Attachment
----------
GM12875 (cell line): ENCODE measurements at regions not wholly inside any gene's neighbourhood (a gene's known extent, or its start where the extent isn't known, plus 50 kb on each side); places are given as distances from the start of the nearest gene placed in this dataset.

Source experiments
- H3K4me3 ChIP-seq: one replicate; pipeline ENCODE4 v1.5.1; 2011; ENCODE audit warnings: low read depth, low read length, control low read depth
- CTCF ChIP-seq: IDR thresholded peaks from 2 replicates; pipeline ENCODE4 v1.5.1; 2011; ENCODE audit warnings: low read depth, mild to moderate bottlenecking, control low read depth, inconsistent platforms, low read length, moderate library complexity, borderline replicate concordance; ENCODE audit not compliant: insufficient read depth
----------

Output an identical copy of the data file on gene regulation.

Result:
GM12875 (cell line): ENCODE measurements at regions not wholly inside any gene's neighbourhood (a gene's known extent, or its start where the extent isn't known, plus 50 kb on each side); places are given as distances from the start of the nearest gene placed in this dataset.

Source experiments
- H3K4me3 ChIP-seq: one replicate; pipeline ENCODE4 v1.5.1; 2011; ENCODE audit warnings: low read depth, low read length, control low read depth
- CTCF ChIP-seq: IDR thresholded peaks from 2 replicates; pipeline ENCODE4 v1.5.1; 2011; ENCODE audit warnings: low read depth, mild to moderate bottlenecking, control low read depth, inconsistent platforms, low read length, moderate library complexity, borderline replicate concordance; ENCODE audit not compliant: insufficient read depth